Tumor Necrosis Factor-A and Host Resistance to ThePathogenic Fungus, Histoplasma Capsulatum

4 pages
92 views

Please download to get full document.

View again

of 4
All materials on our website are shared by users. If you have any questions about copyright issues, please report us to resolve them. We are always happy to assist you.
Share
Description
Tumor Necrosis Factor-a and Host Resistance to the Pathogenic Fungus, Histoplasma capsulatum George S. Deepe Jr1 Tumor necrosis factor-alpha (TNF-a) is a multifunctional cytokine that is critically important in host defenses to a number of pathogenic microbes. Among those, this cytokine is necessary for control of infection with the pathogenic fungus, Histoplasma capsulatum. Antagonism of endogenous cytokine is associated with an enhanced susceptibility to histoplasmosis in both mice and humans.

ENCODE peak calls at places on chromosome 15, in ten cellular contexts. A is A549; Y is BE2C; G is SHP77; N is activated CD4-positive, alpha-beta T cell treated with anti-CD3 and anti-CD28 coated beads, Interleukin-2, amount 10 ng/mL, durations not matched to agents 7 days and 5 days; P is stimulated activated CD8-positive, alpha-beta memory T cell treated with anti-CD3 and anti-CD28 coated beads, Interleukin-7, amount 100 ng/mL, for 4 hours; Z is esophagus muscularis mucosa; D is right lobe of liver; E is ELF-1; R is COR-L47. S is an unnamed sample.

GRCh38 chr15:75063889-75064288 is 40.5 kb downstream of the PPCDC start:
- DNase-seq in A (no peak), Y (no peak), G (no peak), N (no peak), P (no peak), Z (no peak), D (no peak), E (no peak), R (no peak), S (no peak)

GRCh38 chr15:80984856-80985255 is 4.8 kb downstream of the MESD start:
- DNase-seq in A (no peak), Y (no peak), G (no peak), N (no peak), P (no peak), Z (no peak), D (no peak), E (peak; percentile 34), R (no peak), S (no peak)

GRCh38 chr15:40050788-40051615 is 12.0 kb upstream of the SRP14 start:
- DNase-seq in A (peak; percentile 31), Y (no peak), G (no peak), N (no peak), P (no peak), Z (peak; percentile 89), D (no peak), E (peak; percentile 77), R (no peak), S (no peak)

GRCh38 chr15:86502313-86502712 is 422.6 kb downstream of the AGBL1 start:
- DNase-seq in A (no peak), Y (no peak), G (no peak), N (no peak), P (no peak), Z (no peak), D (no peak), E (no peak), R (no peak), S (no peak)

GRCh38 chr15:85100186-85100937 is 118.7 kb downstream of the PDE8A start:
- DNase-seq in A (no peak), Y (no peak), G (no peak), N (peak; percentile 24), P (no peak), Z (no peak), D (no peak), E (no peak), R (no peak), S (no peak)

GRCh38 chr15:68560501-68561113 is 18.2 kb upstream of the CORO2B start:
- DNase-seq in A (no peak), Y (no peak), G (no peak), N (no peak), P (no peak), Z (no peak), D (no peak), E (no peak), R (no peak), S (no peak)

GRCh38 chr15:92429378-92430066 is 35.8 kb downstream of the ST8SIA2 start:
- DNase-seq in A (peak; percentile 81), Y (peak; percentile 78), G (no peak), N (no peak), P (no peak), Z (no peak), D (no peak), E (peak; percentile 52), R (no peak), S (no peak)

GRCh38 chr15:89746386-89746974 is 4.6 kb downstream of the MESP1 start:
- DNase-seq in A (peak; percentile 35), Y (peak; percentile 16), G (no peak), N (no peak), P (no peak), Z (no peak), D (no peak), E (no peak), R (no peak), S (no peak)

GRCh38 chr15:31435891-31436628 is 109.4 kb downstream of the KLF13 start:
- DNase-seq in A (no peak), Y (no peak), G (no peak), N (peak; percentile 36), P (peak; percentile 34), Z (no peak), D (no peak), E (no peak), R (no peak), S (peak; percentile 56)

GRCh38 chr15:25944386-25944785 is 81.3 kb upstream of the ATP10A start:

Tags
Transcript